Here is what we think is the only comprehensive record of pubs and beerhouses within the Coventry city boundaries going back as far as available records allow. This is an ongoing project so contributions, corrections or additions to this archive, especially anecdotes, photos and media are most welcome. Feel free to contact us for a pint and a chat anytime.
|| EARLSDON AVENUE
|THIS PREMISES HAS BEEN KNOWN BY DIFFERENT NAMES DURING ITS HISTORY
||CLARENCE INN, CLARENCE TAVERN, CLARENCE STORES INN, STORE INN
||PORT O' CALL
|The PORT O' CALL reopened as the OLD CLARENCE after a £300,000 facelift.
|Since Earlsdon's creation from 1852 there had been a strong mix of progressive Liberal politics and non - conformism, particularly Wesleyan Methodism. Hence Earlsdon was never as well supplied with pubs as other watchmaking areas in the city such as Chapelfields and Spon End. In 1912 the inhabitants of the Earlsdon Avenue North area strongly objected to plans for an off- license on the corner with Coniston Road. They were unsuccessful and the brewery built a pub that operated as an off-license alone for the next 15 years until permission was obtained for a full public house license. So, from 1914 to 1929 it operated as the Clarence Stores Inn with an off license only. In 1929 the license of the Waggon and Horses, Well Street, was transferred to the Clarence Tavern and the license of the Victoria Vaults in Victoria Street was also surrendered to facilitate this transfer.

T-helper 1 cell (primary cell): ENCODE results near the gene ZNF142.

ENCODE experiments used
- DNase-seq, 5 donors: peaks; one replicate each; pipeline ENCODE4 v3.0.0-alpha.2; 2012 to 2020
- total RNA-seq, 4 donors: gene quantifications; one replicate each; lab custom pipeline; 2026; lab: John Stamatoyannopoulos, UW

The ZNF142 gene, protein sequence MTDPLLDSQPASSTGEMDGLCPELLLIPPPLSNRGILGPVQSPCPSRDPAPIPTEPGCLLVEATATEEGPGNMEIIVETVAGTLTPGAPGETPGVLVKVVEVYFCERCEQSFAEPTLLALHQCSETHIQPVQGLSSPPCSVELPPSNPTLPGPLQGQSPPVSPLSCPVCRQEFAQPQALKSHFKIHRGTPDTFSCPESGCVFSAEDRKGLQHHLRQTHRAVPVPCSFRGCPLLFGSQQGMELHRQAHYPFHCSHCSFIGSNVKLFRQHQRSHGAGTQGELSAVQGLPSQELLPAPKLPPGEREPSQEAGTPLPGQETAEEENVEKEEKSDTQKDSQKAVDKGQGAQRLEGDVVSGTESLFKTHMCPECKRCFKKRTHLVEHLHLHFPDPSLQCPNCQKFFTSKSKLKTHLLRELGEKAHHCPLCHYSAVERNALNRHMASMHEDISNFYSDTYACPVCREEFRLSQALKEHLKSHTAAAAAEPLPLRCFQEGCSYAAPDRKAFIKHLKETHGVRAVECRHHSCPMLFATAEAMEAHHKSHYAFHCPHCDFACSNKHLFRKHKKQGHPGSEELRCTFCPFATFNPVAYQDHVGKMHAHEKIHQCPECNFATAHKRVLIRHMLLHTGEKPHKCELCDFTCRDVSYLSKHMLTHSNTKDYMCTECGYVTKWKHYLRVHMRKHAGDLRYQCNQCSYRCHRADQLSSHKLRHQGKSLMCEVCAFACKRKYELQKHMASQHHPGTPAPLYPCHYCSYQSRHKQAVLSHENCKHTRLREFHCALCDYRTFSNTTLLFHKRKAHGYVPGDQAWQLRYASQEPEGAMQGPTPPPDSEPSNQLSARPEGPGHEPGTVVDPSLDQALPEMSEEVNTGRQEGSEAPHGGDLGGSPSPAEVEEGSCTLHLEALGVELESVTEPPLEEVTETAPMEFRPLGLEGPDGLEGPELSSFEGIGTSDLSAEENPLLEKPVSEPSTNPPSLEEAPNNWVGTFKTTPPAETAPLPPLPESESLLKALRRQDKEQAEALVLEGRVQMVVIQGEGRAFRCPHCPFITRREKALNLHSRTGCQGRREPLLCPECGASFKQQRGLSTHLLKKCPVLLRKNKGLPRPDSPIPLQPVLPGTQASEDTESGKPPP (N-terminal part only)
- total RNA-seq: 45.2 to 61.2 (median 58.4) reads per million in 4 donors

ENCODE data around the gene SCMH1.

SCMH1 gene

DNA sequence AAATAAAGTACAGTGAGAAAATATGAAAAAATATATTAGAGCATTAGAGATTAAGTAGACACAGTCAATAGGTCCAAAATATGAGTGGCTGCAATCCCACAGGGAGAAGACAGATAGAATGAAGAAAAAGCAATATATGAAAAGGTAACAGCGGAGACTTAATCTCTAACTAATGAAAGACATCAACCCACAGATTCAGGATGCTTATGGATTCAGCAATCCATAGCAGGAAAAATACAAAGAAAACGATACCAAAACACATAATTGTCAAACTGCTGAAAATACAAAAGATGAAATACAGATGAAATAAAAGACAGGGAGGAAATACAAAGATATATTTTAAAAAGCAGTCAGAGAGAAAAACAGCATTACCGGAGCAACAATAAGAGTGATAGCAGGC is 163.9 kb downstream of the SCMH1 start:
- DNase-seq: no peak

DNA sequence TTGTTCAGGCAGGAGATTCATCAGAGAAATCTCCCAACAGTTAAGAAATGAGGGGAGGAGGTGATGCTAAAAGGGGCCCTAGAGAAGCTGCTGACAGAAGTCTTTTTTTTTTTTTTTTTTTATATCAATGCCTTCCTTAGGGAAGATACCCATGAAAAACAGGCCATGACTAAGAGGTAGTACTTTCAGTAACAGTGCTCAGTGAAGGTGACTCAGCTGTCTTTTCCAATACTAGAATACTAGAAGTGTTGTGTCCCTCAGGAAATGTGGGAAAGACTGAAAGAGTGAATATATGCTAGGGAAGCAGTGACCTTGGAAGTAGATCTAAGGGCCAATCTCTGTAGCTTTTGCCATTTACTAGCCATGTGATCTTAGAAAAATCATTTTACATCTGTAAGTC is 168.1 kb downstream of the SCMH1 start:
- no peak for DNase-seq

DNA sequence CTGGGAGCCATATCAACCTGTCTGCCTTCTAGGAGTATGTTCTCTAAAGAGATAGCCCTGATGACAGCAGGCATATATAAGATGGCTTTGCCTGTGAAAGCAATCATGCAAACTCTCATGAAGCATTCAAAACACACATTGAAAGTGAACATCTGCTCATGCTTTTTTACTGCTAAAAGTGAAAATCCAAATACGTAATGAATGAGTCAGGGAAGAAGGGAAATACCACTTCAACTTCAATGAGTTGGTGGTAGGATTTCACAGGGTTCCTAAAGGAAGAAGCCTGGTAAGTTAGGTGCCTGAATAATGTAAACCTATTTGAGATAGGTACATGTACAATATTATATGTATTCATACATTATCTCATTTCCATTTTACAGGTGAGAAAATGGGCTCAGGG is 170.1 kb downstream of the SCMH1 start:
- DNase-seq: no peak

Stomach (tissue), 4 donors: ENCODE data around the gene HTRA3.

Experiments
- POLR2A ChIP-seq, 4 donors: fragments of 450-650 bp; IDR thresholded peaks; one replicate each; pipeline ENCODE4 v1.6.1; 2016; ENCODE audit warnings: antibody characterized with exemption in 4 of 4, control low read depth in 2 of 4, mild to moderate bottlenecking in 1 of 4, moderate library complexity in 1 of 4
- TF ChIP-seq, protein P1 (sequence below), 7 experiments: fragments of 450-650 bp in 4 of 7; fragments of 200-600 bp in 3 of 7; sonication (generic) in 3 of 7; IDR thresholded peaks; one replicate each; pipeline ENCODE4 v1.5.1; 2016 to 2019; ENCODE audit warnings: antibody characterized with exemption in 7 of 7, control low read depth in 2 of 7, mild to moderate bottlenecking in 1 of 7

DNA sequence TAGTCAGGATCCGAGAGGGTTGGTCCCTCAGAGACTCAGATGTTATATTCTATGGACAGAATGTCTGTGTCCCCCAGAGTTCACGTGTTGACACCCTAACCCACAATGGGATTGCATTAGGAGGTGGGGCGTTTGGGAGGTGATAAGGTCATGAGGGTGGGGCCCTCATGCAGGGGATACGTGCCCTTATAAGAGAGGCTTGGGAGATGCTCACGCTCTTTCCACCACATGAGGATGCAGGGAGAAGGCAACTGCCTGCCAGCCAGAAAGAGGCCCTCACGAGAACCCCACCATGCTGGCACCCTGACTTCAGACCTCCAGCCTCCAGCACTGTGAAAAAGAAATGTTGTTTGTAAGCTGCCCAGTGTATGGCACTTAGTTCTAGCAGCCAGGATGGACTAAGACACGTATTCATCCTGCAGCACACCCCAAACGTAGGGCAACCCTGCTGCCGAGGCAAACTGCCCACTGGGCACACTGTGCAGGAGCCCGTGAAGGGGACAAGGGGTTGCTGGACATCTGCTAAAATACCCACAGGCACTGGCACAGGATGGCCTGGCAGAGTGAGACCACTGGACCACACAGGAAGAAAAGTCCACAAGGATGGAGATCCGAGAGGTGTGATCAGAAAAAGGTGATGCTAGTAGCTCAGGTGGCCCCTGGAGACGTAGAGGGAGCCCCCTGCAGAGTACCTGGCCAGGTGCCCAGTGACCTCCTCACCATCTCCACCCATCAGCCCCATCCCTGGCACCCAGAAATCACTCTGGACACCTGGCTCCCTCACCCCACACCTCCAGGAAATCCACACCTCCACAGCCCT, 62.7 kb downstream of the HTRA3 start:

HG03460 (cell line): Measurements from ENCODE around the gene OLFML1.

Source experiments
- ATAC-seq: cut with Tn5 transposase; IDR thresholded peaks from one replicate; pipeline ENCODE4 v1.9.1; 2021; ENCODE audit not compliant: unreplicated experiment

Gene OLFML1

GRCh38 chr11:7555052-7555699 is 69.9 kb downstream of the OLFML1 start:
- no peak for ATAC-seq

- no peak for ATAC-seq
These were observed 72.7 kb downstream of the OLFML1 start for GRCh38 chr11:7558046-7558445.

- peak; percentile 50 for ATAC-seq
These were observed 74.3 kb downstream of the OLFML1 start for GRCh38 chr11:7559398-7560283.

In 1971 the pub was renamed The Port of Call, reverting to the Old Clarence in 1991.
Known Licensees at the CLARENCE INN are;
1914 - 1929 Samuel H. Clarence Brown
1931 - 1940 M. H. Broadway
1955 - 1957 John Butter
1960's Thady Joseph Flannelly (see also Craven Arms, High Street)
Known Licensees at the OLD CLARENCE are;
1990 David & Pat Bridgeman